There’s quiet for so long I begin to think he won’t answer. I imagine I can hear the snow drifting to earth, covering over the day, erasing it clean. I’m too frightened to open my eyes, terrified that I’ll break the spell, terrified he’ll look angry or hurt.
“Remember the time in second grade right after my grandfather died?” he says finally, speaking in a low, quiet voice. “I burst into tears in the lunchroom and Phil Howell called me a faggot. That only made me cry harder, even though I didn’t know what a faggot was.” He laughs softly.
I keep my eyes squeezed shut, coasting on his voice. Last year Phil Howell was found half naked with Sean Trebor in the back of his dad’s BMW. It’s funny how things turn out.
“Anyway, when I told him to leave me alone he smacked my tray, and food went flying everywhere. I’ll never forget: we were having mashed potatoes and turkey burgers. And you went up and scooped the potatoes off the floor with your hands and shoved them straight into Phil’s face. And then you picked up the turkey burger and crumbled it down Phil’s T-shirt. You said, You’re worse than the hot lunch .” He laughs again. “That was a big insult in second grade. And Sean was so surprised, and he looked so ridiculous standing there with mashed potato and chives smeared all over him, that I just started laughing and laughing, and it was the first time I’d laughed since I’d heard the news about—about my grandfather.” He pauses. “Do you remember what I said to you that day?”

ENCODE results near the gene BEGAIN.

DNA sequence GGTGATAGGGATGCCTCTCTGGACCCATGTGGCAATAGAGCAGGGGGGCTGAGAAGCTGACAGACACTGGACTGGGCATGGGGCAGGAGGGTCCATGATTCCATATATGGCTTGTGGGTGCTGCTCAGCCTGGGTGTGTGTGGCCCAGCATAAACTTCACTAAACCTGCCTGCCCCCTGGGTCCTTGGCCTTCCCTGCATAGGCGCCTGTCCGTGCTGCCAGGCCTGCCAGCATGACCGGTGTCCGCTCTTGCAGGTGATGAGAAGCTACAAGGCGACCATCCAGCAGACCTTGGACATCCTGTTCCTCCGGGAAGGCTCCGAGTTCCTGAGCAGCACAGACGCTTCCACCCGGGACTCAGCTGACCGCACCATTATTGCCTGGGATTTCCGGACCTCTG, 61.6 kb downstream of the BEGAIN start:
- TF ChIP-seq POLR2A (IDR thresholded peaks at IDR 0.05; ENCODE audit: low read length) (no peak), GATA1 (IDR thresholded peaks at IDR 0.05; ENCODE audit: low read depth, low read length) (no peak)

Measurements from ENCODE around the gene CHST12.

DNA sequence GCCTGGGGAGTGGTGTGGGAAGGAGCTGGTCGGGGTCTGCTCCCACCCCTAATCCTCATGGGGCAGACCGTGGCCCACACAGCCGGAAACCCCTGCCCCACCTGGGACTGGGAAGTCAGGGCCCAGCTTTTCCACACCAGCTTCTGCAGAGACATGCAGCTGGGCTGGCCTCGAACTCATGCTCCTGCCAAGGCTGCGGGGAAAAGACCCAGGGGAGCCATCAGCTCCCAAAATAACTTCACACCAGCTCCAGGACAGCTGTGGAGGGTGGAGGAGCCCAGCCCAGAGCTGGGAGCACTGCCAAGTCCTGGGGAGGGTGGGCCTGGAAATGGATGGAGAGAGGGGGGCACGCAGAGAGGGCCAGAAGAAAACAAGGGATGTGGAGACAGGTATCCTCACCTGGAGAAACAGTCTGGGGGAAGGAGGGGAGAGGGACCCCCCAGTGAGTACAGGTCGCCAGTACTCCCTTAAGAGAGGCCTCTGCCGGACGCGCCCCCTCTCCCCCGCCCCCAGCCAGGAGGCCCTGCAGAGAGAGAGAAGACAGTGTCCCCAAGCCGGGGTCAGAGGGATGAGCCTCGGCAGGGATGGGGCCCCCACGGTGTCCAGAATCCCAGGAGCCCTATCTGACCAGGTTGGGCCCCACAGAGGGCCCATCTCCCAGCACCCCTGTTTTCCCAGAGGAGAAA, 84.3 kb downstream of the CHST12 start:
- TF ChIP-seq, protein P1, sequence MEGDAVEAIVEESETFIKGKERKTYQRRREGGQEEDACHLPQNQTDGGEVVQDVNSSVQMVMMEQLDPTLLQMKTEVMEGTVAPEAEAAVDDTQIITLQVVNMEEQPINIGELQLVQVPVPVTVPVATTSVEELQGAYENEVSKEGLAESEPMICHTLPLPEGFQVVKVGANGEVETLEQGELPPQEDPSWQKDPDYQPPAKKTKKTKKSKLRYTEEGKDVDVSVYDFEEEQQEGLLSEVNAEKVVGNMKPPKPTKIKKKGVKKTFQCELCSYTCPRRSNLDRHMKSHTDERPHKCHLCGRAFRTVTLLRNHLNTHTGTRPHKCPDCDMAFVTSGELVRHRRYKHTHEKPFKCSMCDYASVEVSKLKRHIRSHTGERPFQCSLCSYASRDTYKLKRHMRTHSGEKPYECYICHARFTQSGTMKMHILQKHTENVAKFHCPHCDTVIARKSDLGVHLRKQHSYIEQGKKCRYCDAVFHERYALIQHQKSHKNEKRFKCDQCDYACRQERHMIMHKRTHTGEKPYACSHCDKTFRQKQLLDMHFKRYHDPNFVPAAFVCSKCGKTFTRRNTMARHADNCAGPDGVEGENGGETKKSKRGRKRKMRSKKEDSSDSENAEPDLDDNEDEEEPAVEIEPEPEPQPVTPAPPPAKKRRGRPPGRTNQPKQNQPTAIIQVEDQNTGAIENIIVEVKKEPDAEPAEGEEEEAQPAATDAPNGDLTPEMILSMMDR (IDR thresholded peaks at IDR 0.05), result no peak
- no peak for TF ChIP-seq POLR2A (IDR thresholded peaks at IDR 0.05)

The memory is there, a balloon swelling from somewhere so far inside me I thought it was lost, the whole scene clear and perfect now.
“You’re my hero,” we both say at the same time. I don’t hear Kent move, but all of a sudden his voice is closer, and he’s found my hands in the dark, and he’s cupping them in his.
“I vowed after that day that I would be your hero too, no matter how long it took,” he whispers.
We stay like that for what feels like hours, and all the time sleep is dragging at me, pulling me away from him, but my heart is fluttering like a moth, beating back the dreams and the darkness and the fog crowding my brain. Once I sleep, I lose him. I lose this moment forever.
“Kent?” I say, and my voice seems to have to rise from inside the fog, taking forever to get from my brain to my mouth.
“Promise you’ll stay here with me?” I say.
“I promise,” he whispers.
And then, just at that moment, when I’m no longer sure if I’m dreaming or awake or walking some valley in between where everything you wish for comes true, I feel the flutter of his lips on mine, but it’s too late, I’m slipping, I’m gone, he’s gone, and the moment curls away and back on itself like a flower folding up for the night.